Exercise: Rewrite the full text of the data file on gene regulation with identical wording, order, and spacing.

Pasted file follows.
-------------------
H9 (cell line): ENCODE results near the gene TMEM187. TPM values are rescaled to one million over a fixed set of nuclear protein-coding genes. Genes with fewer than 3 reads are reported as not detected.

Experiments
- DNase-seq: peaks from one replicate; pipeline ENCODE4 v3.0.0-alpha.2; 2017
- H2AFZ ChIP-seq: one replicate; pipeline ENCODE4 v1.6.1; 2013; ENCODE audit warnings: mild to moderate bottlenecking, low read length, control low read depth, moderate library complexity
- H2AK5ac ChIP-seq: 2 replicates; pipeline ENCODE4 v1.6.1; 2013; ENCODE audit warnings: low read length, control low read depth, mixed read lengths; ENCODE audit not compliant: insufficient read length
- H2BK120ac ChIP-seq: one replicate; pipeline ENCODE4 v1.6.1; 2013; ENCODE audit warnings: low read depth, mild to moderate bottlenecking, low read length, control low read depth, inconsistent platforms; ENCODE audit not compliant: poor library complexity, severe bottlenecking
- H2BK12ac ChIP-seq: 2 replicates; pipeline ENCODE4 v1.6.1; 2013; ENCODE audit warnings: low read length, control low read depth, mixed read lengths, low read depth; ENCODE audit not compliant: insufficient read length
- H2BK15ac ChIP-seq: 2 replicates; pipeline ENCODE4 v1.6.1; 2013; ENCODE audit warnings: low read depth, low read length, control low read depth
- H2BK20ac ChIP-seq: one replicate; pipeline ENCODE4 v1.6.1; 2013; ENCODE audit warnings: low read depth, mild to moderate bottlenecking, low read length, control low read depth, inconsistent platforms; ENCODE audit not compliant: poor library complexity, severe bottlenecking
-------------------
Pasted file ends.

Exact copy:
H9 (cell line): ENCODE results near the gene TMEM187. TPM values are rescaled to one million over a fixed set of nuclear protein-coding genes. Genes with fewer than 3 reads are reported as not detected.

Experiments
- DNase-seq: peaks from one replicate; pipeline ENCODE4 v3.0.0-alpha.2; 2017
- H2AFZ ChIP-seq: one replicate; pipeline ENCODE4 v1.6.1; 2013; ENCODE audit warnings: mild to moderate bottlenecking, low read length, control low read depth, moderate library complexity
- H2AK5ac ChIP-seq: 2 replicates; pipeline ENCODE4 v1.6.1; 2013; ENCODE audit warnings: low read length, control low read depth, mixed read lengths; ENCODE audit not compliant: insufficient read length
- H2BK120ac ChIP-seq: one replicate; pipeline ENCODE4 v1.6.1; 2013; ENCODE audit warnings: low read depth, mild to moderate bottlenecking, low read length, control low read depth, inconsistent platforms; ENCODE audit not compliant: poor library complexity, severe bottlenecking
- H2BK12ac ChIP-seq: 2 replicates; pipeline ENCODE4 v1.6.1; 2013; ENCODE audit warnings: low read length, control low read depth, mixed read lengths, low read depth; ENCODE audit not compliant: insufficient read length
- H2BK15ac ChIP-seq: 2 replicates; pipeline ENCODE4 v1.6.1; 2013; ENCODE audit warnings: low read depth, low read length, control low read depth
- H2BK20ac ChIP-seq: one replicate; pipeline ENCODE4 v1.6.1; 2013; ENCODE audit warnings: low read depth, mild to moderate bottlenecking, low read length, control low read depth, inconsistent platforms; ENCODE audit not compliant: poor library complexity, severe bottlenecking